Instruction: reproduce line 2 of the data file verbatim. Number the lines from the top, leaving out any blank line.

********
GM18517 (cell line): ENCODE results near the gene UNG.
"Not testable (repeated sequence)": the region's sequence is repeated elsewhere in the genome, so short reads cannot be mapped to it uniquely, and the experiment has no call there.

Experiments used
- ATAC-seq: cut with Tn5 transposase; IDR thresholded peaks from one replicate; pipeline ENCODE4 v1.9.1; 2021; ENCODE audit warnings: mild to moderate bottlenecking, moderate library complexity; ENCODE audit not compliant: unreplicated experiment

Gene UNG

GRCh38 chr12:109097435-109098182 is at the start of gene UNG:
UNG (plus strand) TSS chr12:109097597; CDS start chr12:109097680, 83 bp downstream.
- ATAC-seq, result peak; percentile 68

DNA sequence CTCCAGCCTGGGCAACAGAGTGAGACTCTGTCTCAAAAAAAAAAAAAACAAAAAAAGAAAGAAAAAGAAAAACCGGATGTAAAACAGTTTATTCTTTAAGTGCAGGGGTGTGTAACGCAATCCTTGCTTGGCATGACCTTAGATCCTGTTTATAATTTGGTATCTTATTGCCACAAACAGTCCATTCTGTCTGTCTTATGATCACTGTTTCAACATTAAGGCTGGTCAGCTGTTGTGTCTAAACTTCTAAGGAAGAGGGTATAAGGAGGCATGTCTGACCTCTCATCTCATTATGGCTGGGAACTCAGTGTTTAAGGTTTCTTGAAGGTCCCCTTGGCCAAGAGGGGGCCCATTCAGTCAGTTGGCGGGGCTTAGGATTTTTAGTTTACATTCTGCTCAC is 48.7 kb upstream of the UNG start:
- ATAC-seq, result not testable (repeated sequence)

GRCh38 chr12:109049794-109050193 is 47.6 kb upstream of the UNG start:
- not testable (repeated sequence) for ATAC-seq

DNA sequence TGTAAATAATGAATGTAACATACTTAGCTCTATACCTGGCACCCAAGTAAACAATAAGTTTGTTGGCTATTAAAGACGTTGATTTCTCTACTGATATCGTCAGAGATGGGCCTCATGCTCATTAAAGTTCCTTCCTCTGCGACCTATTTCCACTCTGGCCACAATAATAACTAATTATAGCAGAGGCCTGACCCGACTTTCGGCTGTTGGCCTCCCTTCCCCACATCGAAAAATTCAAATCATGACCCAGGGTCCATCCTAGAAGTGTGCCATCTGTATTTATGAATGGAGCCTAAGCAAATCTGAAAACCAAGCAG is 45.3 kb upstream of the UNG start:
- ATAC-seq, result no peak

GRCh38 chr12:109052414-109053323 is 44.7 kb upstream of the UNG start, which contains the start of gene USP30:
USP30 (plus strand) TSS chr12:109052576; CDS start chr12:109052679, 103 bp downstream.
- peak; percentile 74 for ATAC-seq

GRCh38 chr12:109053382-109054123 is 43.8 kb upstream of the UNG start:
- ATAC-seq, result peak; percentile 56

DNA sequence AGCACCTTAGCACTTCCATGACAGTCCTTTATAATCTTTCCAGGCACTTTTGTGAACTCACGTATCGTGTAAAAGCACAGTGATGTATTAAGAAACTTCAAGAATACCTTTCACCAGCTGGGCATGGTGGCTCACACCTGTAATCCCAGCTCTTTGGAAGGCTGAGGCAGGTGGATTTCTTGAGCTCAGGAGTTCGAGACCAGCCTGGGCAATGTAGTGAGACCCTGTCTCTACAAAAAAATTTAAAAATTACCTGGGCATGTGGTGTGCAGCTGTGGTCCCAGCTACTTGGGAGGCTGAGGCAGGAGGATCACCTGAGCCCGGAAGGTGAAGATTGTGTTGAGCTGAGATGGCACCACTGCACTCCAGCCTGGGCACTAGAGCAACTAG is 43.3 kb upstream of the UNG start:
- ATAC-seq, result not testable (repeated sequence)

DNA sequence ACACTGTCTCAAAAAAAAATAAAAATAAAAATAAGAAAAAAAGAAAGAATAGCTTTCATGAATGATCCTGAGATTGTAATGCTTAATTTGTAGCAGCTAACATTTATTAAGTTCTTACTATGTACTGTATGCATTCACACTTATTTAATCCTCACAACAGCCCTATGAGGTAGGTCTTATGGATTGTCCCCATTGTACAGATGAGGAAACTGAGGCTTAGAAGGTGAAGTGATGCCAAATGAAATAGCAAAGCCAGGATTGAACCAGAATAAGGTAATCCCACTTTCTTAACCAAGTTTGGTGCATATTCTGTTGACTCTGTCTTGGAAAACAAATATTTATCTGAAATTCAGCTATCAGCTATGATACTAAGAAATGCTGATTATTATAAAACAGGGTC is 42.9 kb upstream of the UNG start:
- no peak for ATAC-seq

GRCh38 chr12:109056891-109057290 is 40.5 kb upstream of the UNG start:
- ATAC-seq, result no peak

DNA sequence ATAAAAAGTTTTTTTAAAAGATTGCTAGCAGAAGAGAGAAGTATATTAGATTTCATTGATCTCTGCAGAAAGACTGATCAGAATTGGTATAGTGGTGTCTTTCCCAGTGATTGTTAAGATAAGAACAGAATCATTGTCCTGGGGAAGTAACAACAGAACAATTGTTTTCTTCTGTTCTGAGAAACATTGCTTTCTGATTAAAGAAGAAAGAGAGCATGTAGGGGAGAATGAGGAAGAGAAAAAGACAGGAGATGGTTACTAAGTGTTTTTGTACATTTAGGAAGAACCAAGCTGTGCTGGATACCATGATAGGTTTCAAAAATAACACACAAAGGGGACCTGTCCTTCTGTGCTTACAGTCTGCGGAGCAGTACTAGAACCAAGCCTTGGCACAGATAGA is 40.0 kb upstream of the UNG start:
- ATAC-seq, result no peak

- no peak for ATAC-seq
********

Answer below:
"Not testable (repeated sequence)": the region's sequence is repeated elsewhere in the genome, so short reads cannot be mapped to it uniquely, and the experiment has no call there.